The Greatest Generation’s Advice for Stretching Meat During a Shortage or When You Can’t Get to the Store
Our grandmothers have some advice for our Covid-19 food prepping and planning. Granted, Covid-19 is not the same as war, but scarcity is. It only took me one trip to the grocery store this weekend to realize that the words contained in WWII era cookbooks (when meat and basic staples were rationed) is part of the legacy of the women who kept things together on the home front.
The words below are from The American Women’s 3-Way Meat Stretcher Cook Book: How to Make the Most of the Meat You Buy published for the Culinary Arts Institute, edited by Ruth Berolzheimer and printed in 1943. Whether you are in a meat-shortage situation or trying to make what you have already purchased last a few weeks without leaving the house, these tips may help you think of basic ways to prepare meat and reuse leftovers.
It may sound difficult at first, but when you read through these tips you’ll see how a pound of meat could stretch over three meals by adding something to it to make a small amount more filling at each sitting. I’ll leave the challenge of Meat Gelatin and “Variety Meats” up to you!
Ways to Make Good Use of All the Meat You Get
Be open-minded about using different cuts and kinds of meat. Try new ones. Be prepared to change your purchases to what the market offers. If you buy a roast be sure to have definite plans to use the trimmings and the leftovers.
Vary seasonings, especially when you use the same kind of meat often. Use a little onion, tomato or green pepper – a dash of herbs or spices to give a different taste.
Serve attractively. Serve stews, ragouts or rechauffes in a meat pies, as a filling for hot biscuits, or scallop with macaroni, spaghetti or vegetables in a large or individual casserole.
Save all bones, leftover meat, drippings, gravy and meat stock for use in soups or chowders.
Sandwiches – Use a variety of breads; add catsup, chili sauce, chopped pickle or salad dressings. Use plenty of fresh fruits and vegetables in season.
French-Toasted Sandwiches – Spread ground cooked meat between bread slices, dip in egg and milk mixture and brown in hot fat in a skillet.
Hot Open-Faced Sandwiches – Place slices of cold or hot meat on toast, bread or biscuits, top with gravy or savory sauce.
Loaves and Patties – Combine ground meat with cooked rice, bread crumbs, mashed potatoes, cooked corn meal, oatmeal, cracked or whole wheat, or ground vegetables for quick top-of-stove patties or oven-baked loaves.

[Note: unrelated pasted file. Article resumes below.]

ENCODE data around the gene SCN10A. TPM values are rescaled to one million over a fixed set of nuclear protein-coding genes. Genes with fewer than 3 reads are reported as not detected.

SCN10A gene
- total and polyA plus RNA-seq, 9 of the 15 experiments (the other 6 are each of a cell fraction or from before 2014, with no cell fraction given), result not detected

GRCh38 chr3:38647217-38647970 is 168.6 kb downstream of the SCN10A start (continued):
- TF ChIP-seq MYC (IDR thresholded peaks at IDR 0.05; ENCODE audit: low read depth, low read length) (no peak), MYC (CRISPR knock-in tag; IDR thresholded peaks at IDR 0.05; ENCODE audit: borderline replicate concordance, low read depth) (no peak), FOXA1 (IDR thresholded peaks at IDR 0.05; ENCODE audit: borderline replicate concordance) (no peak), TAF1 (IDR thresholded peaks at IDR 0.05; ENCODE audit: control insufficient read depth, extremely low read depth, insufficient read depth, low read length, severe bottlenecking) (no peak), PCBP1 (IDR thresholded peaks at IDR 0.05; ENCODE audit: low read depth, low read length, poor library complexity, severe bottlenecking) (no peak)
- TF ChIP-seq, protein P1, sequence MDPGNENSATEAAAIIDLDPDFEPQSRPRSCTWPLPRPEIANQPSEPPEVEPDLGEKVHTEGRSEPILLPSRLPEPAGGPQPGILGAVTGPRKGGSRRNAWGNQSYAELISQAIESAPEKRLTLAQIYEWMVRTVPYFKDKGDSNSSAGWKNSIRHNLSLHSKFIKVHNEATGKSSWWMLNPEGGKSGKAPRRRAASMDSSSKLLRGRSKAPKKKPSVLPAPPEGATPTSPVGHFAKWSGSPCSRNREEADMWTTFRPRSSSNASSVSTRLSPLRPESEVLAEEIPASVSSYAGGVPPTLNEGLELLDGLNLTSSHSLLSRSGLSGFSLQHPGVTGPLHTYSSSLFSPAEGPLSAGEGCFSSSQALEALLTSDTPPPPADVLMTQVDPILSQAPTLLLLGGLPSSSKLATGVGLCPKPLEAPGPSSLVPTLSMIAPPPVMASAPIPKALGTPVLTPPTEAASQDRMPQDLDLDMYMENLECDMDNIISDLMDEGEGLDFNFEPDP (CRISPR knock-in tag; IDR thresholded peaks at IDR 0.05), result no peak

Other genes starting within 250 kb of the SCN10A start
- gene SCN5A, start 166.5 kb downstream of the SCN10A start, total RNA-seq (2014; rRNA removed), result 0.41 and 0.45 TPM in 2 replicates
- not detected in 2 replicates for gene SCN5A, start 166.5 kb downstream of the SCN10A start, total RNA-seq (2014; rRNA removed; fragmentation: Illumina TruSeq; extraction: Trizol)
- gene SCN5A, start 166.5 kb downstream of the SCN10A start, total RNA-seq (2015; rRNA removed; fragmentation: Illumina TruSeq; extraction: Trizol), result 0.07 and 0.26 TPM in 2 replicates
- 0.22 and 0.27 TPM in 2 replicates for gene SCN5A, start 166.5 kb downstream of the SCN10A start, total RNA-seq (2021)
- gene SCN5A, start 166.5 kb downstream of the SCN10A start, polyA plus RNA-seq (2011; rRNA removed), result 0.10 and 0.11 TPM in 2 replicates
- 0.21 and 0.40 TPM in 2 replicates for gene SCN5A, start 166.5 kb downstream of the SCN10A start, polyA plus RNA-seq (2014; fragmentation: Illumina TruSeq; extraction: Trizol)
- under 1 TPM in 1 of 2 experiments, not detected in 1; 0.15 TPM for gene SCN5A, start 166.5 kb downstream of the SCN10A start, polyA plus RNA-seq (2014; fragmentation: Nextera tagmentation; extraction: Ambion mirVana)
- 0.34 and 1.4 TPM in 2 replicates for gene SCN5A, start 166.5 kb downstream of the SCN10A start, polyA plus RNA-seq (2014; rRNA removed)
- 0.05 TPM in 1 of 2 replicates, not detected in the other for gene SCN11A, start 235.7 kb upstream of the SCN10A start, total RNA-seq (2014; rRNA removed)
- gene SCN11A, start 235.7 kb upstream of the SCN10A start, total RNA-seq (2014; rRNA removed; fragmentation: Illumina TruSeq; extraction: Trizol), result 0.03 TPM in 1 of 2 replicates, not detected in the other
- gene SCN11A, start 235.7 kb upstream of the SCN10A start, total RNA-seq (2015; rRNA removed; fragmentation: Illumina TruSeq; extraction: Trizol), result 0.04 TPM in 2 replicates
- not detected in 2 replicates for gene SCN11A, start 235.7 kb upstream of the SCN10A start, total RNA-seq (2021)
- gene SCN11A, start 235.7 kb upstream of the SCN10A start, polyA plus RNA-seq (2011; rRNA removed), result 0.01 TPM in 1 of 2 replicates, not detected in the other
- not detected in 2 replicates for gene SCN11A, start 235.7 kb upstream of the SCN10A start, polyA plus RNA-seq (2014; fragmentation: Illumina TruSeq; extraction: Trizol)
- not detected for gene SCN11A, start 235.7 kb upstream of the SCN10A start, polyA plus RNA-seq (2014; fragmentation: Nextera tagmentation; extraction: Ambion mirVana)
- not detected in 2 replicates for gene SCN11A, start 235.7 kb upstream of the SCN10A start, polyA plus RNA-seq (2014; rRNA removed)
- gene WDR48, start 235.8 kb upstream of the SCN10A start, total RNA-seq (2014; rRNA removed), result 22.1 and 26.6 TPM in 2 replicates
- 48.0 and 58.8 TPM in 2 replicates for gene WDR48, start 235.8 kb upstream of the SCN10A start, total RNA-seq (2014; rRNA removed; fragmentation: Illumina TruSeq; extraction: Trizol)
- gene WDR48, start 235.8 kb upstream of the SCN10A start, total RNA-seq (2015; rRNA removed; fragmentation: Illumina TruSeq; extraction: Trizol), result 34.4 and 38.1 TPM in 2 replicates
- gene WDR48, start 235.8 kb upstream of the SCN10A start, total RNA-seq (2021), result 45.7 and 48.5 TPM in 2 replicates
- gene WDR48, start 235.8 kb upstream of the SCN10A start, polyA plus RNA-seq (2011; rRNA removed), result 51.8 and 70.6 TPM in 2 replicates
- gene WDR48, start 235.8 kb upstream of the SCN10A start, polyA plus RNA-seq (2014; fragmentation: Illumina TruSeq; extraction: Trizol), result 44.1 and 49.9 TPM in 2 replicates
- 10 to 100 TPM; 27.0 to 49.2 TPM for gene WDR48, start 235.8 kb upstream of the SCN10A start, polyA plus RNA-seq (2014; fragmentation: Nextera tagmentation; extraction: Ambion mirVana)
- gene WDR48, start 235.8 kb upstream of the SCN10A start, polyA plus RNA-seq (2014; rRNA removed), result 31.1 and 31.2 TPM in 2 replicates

With Fresh Vegetables
Scalloped Meat – Fill baking dish with alternate layers of chopped cooked meat, or meat stew and cooked noodles, hominy, macaroni, crackers or vegetables; cover with sauce, top with bread crumbs and bake.
Meat Baked with Vegetables and Fruit – Put layers of shredded cabbage or kale and sliced apples in a baking dish, top with cooked sausage cakes, cover and bake.
Baked Stuffed Vegetables – Peppers, eggplant, squash, artichokes, cabbage, potatoes, onions, tomatoes or cucumbers may be stuffed with rice and ground meat or leftover meat and corn.
Chop Suey – Combine browned diced cooked meat with cooked celery, onions, mushrooms and soy sauce; serve with steamed rice or fried noodles.
Salads – Combine chopped cooked meat with vegetables and salad dressing; serve with lettuce, watercress, cabbage or other greens.
Stews – Add sliced or diced vegetables to cubed meat cooked almost tender; top with dumplings.
Jellied Salads – Cold diced meat with diced vegetables in gelatin make jellied salads. These are an attractive way to serve left-overs.
Meat Broiled on Toast – Spread bread, toasted on one side, with uncooked ground beef or lamb; broil.
In Soups and Chowders
Soups and Chowders – Add vegetables with barley, macaroni, cracked wheat, whole wheat, spaghetti or noodles to soups and chowders made from meat trimmings and bones.
Stuffings – Stuff boned breast or shoulder roasts, sparerib sections, chops, heart, ground meat roll or rolled strips of steak with bread, cracker, corn meal, fruit or vegetable stuffing.
With Dried Vegetables
Meat and Dried Vegetables – Combine ground meat with dried beats. Limas, split peas, marrowfat peas or lentils simmered almost tender; cook slowly until mixture thickens.
In Meat Sauce
Meat Sauce – Brown ground meat with leftover gravy or soup stock, onions and pepper; add tomatoes and serve over cooked macaroni, spaghettis, noodles, rice or potatoes.
With Biscuits or Pastry
Biscuit Squares – Spread seasoned cooked meat on squares of baking power biscuit dough, seal edges and bake.
Meat Pies – Cover stew with pastry, biscuit rounds, mashed potatoes or corn-meal mush.
Turnovers – Fold filling of chopped cooked meat in rounds of pastry dough, seal edges and bake.
Croquettes – Combine ground cooked meat with cooked rice; mashed potatoes or white sauce; shape; sauté or bake.
With White Sauce
Timbales – Bake ground cooked meat, white sauce and eggs in custard cups.
Souffles – Ground cooked meat, bread crumbs, white sauce, egg yolks and beaten egg whites in a baking dish make a delicious souffle.
Creamed Meat – Serve chopped cooked meat with white sauce or gravy on toast, waffles, potatoes, rice or macaroni.
Hash – Dice cooked potatoes with chopped meat, onion and gravy; sauté in cakes or cover skillet and turn like an omelet.
Peanuts – Peanut Butter
Mix chopped roasted peanuts with carrots or other chopped vegetables for loaves or croquettes.
Use peanuts with meat, tomatoes, sliced onion and other vegetables in scalloped dishes and in salads. Combine peanut butter with chopped crisp vegetables, chopped dried fruit, jelly, jam, honey, salad dressing, chopped pickles or hard-cooked eggs for sandwich fillings.